Desserts, How To Tuesdays, Sauces and Condiments

How to Make Homemade Butterscotch Sauce

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Last updated on October 16th, 2023 at 06:25 pm

I actually wasn’t planning on making my own butterscotch sauce. But I had another recipe to make that required butterscotch and the store was all out. Normally I just purchase some Smucker’s butterscotch sundae syrup. But the section where ice cream toppings are was empty, as were the end caps near the freezer section with the ice cream. But in the end, it was kind of nice to be forced to make this from scratch. It added to my overall kitchen repertoire.

Basically, I’m saying I’m that much more awesome now. And you can be too!

Bubbling brown sugar and butter forms the base of butterscotch sauce

This recipe hews very closely to the buttery salted caramel sauce that I have made before. However, there are some key differences that will make this taste entirely different than that caramelized sauce.

Making this took me a couple of tries actually. I was thinking too much of my caramel sauce. I’ve made that sauce many times, so I wasn’t approaching this recipe fresh. There were some preconceived notions and methods. And they were wrong. Though I have failed, you do not have to. Learn from my mistakes.

Butterscotch vs Caramel

So what was my great mistake?

I tried cooking everything for far too long. When making caramel, you have to cook the sugar long enough that it will melt and then begin to caramelize. And because I was so used to making that caramel sauce, I tried to do it the same way but with the main altered ingredient (more on that below). Butterscotch does not need to cook long, and in fact, should not caramelize. Essentially I kind of made a toffee sauce.

So in my first attempt, I ended up making a weird hybrid caramelized butterscotch. It wasn’t bad, but the flavor had too much caramel to it. And it wouldn’t work for my purposes. So I looked more into making butterscotch and changed the error of my ways.

Cooked sauce ready to cool and serve

Besides the cooking time, the biggest difference between a caramel and a butterscotch sauce is granulated white sugar vs brown sugar. Brown sugar is what helps give butterscotch its signature flavor.

Brown sugar is a type of sugar that still has some molasses content in it. This can be due to how the sugar is processed, or by just adding molasses to some refined sugar.

Using Your Butterscotch Sauce

The recipe I wanted to make with butterscotch sauce was some good old Harry Potter Butterbeer. It is an interesting combination of cream soda and butterscotch. Plus it is really fun and great for drinking while watching any of the Harry Potter movies.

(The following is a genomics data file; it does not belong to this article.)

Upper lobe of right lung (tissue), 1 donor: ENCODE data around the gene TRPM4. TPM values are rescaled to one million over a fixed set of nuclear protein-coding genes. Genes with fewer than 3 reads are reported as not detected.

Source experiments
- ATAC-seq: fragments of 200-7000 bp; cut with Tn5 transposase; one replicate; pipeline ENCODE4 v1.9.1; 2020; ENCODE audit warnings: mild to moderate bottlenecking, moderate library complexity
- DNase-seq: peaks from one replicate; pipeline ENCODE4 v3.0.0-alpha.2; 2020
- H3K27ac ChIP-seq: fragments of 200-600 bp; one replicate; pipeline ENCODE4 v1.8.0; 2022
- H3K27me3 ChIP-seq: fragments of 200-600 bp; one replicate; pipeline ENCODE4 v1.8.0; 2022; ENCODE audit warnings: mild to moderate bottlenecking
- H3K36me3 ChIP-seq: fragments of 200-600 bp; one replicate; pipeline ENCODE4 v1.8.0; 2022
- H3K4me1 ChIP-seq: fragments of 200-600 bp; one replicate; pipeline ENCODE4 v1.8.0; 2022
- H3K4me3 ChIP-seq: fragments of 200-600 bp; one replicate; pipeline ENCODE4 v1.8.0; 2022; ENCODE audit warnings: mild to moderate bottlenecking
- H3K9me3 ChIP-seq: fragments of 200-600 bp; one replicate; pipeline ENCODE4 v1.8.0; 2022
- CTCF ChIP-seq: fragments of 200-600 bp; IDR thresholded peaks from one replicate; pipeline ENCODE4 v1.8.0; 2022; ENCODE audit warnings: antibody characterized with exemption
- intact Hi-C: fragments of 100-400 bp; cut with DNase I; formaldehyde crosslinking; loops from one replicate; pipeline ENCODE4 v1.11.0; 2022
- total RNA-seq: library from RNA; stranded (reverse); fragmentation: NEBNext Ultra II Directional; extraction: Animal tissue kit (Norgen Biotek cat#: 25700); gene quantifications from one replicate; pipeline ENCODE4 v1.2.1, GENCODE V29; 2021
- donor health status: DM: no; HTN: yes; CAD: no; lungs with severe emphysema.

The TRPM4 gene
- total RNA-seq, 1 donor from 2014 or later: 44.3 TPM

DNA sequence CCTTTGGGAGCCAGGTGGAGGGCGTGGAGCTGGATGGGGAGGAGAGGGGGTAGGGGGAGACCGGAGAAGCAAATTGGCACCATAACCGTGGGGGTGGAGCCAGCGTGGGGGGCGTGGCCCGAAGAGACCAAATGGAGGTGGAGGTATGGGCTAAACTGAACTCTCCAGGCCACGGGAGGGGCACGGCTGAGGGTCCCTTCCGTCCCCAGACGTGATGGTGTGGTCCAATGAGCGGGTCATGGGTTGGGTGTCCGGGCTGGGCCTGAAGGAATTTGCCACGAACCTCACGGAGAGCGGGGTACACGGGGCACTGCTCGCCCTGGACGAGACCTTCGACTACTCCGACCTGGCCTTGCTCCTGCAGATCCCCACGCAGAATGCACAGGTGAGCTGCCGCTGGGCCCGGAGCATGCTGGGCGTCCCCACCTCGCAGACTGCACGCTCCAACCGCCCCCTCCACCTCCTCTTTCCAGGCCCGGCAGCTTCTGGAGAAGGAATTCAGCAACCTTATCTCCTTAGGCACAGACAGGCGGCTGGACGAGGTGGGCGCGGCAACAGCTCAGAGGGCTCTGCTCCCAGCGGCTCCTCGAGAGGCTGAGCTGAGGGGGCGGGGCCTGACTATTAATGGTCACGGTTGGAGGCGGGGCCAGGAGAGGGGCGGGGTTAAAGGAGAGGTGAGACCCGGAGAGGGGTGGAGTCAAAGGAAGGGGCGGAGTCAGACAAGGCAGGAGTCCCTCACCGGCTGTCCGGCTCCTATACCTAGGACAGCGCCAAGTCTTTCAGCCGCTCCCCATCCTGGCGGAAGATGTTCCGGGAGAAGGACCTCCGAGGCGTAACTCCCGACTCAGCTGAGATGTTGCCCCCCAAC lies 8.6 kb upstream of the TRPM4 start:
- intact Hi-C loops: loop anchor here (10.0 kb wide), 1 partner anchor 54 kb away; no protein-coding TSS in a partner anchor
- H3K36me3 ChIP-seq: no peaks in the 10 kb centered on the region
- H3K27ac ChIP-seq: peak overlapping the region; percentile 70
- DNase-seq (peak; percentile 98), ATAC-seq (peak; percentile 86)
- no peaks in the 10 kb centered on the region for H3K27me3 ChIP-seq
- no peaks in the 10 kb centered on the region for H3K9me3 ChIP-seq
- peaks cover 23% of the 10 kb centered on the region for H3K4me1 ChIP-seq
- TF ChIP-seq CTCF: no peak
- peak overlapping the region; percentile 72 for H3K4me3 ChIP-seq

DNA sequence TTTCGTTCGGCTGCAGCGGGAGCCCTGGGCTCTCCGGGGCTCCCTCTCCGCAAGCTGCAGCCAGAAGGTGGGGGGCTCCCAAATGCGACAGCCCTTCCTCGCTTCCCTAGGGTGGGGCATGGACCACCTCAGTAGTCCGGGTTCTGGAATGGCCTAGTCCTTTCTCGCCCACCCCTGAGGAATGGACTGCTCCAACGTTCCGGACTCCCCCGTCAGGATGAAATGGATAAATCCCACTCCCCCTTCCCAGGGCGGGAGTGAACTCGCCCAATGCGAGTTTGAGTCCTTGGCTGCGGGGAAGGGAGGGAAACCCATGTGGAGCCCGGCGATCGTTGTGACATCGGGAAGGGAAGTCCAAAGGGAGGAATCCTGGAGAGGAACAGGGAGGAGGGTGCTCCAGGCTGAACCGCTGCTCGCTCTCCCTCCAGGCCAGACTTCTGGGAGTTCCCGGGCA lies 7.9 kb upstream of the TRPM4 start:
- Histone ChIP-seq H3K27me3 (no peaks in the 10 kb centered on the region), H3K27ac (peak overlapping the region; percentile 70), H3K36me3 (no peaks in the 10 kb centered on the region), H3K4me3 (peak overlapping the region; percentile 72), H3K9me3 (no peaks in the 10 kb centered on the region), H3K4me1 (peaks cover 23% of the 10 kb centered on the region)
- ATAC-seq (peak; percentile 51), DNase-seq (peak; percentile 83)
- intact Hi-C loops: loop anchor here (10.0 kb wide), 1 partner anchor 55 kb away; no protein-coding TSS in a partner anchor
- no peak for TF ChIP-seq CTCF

However, butterbeer is not the only option for using your homemade sauce. Try topping ice cream, pancakes, or waffles, whisking it into hot chocolate, filling a cake with it, drizzling it over cupcakes/frosting, mixing it with whipped cream, or just eating a straight spoonful.

Note that if you are using it with ice cream you will definitely want to let the sauce cool down before topping it. No sense melting your ice cream with hot-off-the-stove butterscotch.

Whatever your end goal with butterscotch, it is relatively easy to make your own sauce at home and well worth the effort. In no time you can have your own homemade golden-yellow sauce cooked to perfection.

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Homemade Butterscotch Sauce

Recipe by Marc PetersonCourse: Desserts, SaucesDifficulty: Moderate


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Cooking time


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A golden-yellow sauce homemade from brown sugar, butter, and cream that is perfect for drizzling over all sorts of desserts


  • 1/2 cup unsalted butter (1 stick)

  • 1 cup brown sugar

  • 1 cup heavy whipping cream

  • 1 teaspoon vanilla extract

  • 1 teaspoon large flaky salt


  • Add the butter and brown sugar to a saucepan on medium heat, stirring occasionally until the butter is all melted and fully combined with the brown sugar – it will look kind of like dark wet sand
  • Whisk the cream into the brown sugar mixture until fully combined
  • Add in the vanilla and salt and whisk it together
  • Cook it to the desired consistency then remove from heat and let cool before using – cooking longer will release moisture and lead to a thicker sauce

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